The New York Times has added 41,000 paid subscriptions across its print and digital platforms in the week since the presidential election, representing the largest subscription increase since it introduced its pay-wall in 2011.
The surge, undoubtedly influenced by Donald Trump's historic victory and the resulting anxieties of many Americans, is a boon to an organization that has been beset in recent years with declining advertising revenue and staff reductions.
The increase is also a rebuke to Trump, who frequently criticized the paper throughout the campaign and even after his election. In a recent series of tweets, Trump said the "fools" at the New York Times were "losing thousands of subscribers" because of its coverage.
Dean Baquet, the Times' executive editor, attributed the surge to the paper's "strong aggressive coverage and scoops."
"It pays to do real news at a time when there is so much fake news around," he told CNNMoney, referencing the surge in fake news sites that proliferated misinformation during the presidential campaign.
In the fall quarter alone, the Times has added over 100,000 net new digital subscriptions to date, and visits to the website set new traffic records on November 8, 9 and 10.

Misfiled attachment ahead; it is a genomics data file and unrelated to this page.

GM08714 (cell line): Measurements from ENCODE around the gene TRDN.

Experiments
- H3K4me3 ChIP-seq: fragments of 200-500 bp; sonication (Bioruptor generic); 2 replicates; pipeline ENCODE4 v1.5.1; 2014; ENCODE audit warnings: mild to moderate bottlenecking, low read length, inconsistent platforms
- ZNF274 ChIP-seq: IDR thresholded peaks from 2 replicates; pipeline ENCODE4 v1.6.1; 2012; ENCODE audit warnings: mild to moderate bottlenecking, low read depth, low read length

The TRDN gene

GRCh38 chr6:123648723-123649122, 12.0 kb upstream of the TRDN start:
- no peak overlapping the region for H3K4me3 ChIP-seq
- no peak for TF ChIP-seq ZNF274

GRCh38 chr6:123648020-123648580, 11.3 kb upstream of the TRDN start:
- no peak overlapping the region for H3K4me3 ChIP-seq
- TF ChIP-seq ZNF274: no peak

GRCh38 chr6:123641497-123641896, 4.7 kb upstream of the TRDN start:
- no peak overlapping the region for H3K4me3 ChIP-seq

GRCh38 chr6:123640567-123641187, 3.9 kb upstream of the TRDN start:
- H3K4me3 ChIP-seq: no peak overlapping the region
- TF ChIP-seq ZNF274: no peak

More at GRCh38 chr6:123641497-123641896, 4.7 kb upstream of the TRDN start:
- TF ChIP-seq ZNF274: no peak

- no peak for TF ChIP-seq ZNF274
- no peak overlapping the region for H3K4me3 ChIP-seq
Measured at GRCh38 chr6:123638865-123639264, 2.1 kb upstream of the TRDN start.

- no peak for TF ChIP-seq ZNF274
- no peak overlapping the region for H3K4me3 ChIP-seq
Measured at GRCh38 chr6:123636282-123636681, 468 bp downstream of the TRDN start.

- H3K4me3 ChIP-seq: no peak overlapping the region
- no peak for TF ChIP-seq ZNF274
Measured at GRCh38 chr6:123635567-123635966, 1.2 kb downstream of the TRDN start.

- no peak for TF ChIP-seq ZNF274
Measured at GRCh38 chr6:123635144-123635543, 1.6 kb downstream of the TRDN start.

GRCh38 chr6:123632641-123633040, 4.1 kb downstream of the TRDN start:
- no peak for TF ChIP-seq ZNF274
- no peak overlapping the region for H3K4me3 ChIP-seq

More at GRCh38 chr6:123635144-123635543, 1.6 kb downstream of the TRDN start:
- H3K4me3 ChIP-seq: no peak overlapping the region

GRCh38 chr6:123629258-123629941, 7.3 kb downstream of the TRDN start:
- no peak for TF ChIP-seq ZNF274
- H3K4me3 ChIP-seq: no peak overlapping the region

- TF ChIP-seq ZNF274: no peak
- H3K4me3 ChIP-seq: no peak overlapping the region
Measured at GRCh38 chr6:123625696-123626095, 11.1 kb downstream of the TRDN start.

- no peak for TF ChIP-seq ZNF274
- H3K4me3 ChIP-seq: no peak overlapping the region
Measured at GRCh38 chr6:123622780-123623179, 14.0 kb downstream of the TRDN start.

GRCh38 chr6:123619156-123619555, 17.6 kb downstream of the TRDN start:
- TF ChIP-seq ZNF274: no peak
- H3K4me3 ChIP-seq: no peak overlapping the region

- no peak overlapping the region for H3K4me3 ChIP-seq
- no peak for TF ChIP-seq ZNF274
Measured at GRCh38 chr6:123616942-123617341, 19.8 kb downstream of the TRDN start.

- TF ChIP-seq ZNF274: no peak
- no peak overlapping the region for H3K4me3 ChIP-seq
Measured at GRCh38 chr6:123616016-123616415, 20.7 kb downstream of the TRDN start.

Still, increases in digital subscriptions, and digital ad revenue, have not been enough to offset declines in print advertising. Earlier this month, the Times reported a 19% decline in ad revenue, resulting in an 8% decline in total advertising.
Still, the surge in digital subscriptions is a sign of hope.
"We're delighted to see this unprecedented acceleration in the growth of subscriptions to The New York Times," Mark Thompson, the Times CEO said in a statement. "We see this surge as further evidence of our ability to attract large numbers of new paying customers and build a subscription business of great scale."